Maybe it was inevitable that in the year after “Hamilton’s” triumph, the Tony Awards would seem to be lacking in pizzazz.
The 71st annual Tony Awards was, as always, a well-produced affair, stocked with incredible displays of talent and passionate winners. A highlight was actress Rachel Bay Jones, a winner for “Dear Evan Hansen,” saying that she finally forgave her parents for “cursing me with a love of the theater.”
The musical numbers were lively and engaging and the flow of the show was well-paced.
The biggest shortcoming was host Kevin Spacey, who just didn’t deliver the same kind of engaging effort as his recent predecessors. The contrast was especially sharp against last year’s emcee, “Late Late Show” host James Corden, who so memorably rose to the occasion when faced with the daunting task of pulling it off less than 24 hours after the massacre at a gay nightclub in Orlando, Fla.
Spacey’s big opening number was all about himself not being the first choice for the job. He also relied on his stock of celebrity impressions that just seemed out of place for the setting. There were groans in the audience at Radio City Music Hall when Spacey came out as Bill Clinton and took some dumb shots at Hillary Clinton. His Johnny Carson fell even flatter. Ahead of the best musical announcement, when he came out in his Frank Underwood persona from “House of Cards,” with his on-screen wife Robin Wright in tow, it was at least mercifully brief. “Hamilton” mastermind Lin-Manuel Miranda, who presented the award, even quipped “It’s been a long night.”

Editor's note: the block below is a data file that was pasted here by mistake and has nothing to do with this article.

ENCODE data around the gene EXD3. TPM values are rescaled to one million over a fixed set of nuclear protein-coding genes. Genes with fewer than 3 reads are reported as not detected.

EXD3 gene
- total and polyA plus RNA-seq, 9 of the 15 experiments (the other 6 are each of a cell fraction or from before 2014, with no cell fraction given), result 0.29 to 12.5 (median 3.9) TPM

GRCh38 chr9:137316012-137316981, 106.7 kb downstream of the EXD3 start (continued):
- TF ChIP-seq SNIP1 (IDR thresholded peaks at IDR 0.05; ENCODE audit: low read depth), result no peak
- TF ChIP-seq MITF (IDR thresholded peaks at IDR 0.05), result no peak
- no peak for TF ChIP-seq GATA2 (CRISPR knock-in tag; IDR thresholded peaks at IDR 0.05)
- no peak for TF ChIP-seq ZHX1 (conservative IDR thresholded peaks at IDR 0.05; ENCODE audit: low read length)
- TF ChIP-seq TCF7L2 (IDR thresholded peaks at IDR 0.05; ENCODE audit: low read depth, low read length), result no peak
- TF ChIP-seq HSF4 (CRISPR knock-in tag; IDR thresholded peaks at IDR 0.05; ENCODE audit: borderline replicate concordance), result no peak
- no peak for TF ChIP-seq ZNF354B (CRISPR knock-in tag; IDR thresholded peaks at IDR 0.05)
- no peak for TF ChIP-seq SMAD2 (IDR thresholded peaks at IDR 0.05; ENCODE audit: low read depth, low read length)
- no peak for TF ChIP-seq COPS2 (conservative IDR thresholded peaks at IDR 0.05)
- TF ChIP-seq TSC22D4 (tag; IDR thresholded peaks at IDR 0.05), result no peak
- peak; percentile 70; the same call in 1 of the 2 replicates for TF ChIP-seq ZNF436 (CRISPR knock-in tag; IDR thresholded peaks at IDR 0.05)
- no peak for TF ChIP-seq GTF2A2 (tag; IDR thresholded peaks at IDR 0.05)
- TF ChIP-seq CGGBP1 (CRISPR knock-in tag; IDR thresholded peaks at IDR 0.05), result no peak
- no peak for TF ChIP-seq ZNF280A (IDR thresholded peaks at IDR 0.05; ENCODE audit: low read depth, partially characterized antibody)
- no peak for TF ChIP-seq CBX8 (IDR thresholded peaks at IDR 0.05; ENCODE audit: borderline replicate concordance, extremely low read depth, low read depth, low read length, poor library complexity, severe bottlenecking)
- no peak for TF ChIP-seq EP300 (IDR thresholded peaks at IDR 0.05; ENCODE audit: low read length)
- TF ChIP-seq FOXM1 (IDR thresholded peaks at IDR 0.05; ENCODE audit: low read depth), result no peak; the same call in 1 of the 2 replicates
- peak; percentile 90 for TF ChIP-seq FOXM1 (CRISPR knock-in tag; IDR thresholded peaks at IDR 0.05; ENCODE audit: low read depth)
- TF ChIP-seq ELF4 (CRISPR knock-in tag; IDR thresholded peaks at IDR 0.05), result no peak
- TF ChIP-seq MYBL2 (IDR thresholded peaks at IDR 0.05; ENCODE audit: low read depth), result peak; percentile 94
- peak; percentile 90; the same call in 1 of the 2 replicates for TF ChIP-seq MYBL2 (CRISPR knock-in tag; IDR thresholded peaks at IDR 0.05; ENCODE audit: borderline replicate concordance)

“Dear Evan Hansen” was the night’s big winner. That provided a nice showcase for the musical and the meteoric success story of star Ben Platt, who capped a huge Broadway debut with a Tony win on his first at-bat. Bette Midler provided another highlight with her filibuster of an acceptance speech, gushing about the enduring charm of “Hello, Dolly!” She went so far as to tell the orchestra “shut that crap up” when they tried to play her off.
But overall, it was a ho-hum night for the best and brightest of the Great White Way. That may have been the biggest surprise of all.